This award provides support to Northwestern University (NU) to procure a dedicated electron beam lithography (eBL) system for interdisciplinary research, integrated hands-on training and education, and outreach. The ability to position structures down to the nano-/molecular-scale with exquisite and precise control over size, site, shape and overall architecture is one hallmark of modern science and engineering. Advances in research across multiple fields, from optoelectronics to quantum information processing to biosensors, are enabled by the ability to manipulate matter at these length-scales addressed by the eBL nanopatterning and nanolithography. In this context, eBL has become the workhorse for patterning with nanometer-scale precision across a large spatial area. This eBL system will significantly impact the Northwestern community and beyond. Undergraduate, graduate students and researchers will benefit from the hands-on training and cleanroom experience with the new dedicated eBL, and its diverse applications. The instrument capabilities will form hands-on laboratory modules in courses in broad area of materials fabrication and characterization. The system will be housed in a dedicated clean-room nanofabrication facility called "NUFAB", and will help provide a complete integrated micro/nanofabrication process flow within the facility. In addition, NUFAB is part of the NSF-National Nanofabrication Coordinated Infrastructure (NNCI) node in the Midwest region called Soft- and Hybrid Nanotechnology Experimental (SHyNE) Resource. As an NNCI node, SHyNE Resource provides access to this dedicated eBL to regional and national users, such as SMEs and large corporations, in addition to access to local area institutions, regional universities and community colleges. The eBL system will greatly enhance NU and surrounding research capabilities, regional infrastructure under NSF-NNCI node, and contribute to integrated and cross-disciplinary education and outreach, with lasting impact.

The eBL system supported by this award will be key in enhancing the "figures of merit" for patterning and lithography that are essential for myriad scientific challenges and technological proof-of-concepts addressed by project team, NU colleagues and collaborators. It will enable hitherto challenging experiments in a wide range of initiatives. The eBL system will impact broad categories in: plasmonics and photonics; quantum structures and phenomena; materials for electronics and energy; NEMS/MEMS sensors and systems; soft matter, fluidics and biomolecular structures. The eBL system will enable fabrication of active nanoscale elements across inch-scale spatial distribution for broad-beam interrogation/measurements. It will push the limits of plasmonics and photonic structures in terms of size, shape, definition, fidelity, at the nanometer scale. Theorists and modeling experts will cross-correlate experimental findings for potential breakthroughs in light-matter interactions. The eBL will enable fabrication of nanoscale contacts for critical transport and related measurements of emerging functional nanostructures, as their size requires nanoscale contacts. Those exploring quantum phenomena/systems in spatially confined systems (2-D layers, semiconductor heterostructures), will make use of the precision stage, pattern "stitching" and other novelties of the proposed system. The system will serve as a testbed for the development of novel electron-beam resists and materials modification by electron-beam exposures. It will enable exploring the role of roughness and spatial confinement on wetting behavior, fluid transport, biomolecular sorting and other phenomena anchored by nanoscale fabrication and patterning of eBL system.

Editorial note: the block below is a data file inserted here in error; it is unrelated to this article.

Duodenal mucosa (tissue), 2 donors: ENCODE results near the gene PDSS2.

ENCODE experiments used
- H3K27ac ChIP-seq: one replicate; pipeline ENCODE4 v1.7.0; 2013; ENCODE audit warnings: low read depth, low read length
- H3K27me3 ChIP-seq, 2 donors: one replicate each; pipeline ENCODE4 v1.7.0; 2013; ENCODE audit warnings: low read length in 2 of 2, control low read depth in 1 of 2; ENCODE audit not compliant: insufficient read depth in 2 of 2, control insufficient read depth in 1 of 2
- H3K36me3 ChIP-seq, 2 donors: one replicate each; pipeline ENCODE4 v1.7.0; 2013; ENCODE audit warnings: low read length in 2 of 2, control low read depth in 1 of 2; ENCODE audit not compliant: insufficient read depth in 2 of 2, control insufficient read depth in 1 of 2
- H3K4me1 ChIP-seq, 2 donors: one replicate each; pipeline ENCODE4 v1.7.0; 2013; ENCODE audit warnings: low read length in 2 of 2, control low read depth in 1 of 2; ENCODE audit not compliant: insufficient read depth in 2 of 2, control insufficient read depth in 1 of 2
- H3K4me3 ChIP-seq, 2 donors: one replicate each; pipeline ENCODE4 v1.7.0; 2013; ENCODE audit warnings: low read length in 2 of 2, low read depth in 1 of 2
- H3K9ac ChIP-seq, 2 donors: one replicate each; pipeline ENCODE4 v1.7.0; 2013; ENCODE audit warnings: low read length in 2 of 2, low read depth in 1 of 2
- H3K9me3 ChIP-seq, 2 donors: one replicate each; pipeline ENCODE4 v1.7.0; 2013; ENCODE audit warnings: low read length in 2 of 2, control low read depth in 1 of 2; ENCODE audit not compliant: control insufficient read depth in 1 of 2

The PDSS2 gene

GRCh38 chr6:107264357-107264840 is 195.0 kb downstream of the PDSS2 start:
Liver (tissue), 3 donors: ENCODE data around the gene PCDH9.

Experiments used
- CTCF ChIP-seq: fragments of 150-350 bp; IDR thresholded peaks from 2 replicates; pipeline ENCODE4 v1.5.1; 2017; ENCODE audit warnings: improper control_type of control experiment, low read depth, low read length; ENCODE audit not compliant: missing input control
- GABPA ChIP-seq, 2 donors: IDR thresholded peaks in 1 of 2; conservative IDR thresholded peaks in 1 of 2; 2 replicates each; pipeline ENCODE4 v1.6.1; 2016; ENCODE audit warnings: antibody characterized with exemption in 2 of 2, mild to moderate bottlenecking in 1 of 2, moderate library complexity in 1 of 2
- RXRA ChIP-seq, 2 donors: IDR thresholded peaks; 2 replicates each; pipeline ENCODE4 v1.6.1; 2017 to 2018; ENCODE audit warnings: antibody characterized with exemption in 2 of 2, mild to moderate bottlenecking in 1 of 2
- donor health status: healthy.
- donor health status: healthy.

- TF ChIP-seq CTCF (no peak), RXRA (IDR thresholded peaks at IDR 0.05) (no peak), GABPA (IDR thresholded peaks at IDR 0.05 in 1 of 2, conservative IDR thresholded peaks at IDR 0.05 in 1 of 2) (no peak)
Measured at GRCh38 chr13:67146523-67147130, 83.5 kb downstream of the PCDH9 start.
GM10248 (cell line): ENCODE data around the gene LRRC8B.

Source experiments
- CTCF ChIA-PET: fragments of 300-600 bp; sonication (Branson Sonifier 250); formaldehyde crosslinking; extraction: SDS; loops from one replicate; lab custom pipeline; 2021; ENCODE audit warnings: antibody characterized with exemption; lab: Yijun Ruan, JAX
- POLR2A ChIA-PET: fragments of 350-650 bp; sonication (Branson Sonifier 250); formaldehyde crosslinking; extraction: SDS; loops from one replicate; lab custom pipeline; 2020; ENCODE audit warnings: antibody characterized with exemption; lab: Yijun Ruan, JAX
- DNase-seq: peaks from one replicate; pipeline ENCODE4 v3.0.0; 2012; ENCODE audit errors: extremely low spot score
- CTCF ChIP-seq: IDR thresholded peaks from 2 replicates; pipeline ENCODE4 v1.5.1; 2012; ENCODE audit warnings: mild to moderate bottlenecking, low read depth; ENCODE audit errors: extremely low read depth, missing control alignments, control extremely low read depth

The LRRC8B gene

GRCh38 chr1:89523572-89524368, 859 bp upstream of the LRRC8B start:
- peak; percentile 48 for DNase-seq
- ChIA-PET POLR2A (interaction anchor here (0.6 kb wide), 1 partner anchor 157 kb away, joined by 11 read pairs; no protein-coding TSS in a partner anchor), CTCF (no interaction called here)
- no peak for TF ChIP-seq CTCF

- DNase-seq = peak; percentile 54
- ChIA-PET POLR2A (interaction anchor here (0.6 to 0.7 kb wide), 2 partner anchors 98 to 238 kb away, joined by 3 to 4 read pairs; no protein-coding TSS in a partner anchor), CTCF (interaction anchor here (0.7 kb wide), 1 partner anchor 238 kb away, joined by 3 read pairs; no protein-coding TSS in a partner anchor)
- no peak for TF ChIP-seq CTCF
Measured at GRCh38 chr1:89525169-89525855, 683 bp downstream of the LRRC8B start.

This award reflects NSF's statutory mission and has been deemed worthy of support through evaluation using the Foundation's intellectual merit and broader impacts review criteria.

National Science Foundation (NSF)
Division of Materials Research (DMR)
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Guebre X. Tessema
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Northwestern University at Chicago
United States
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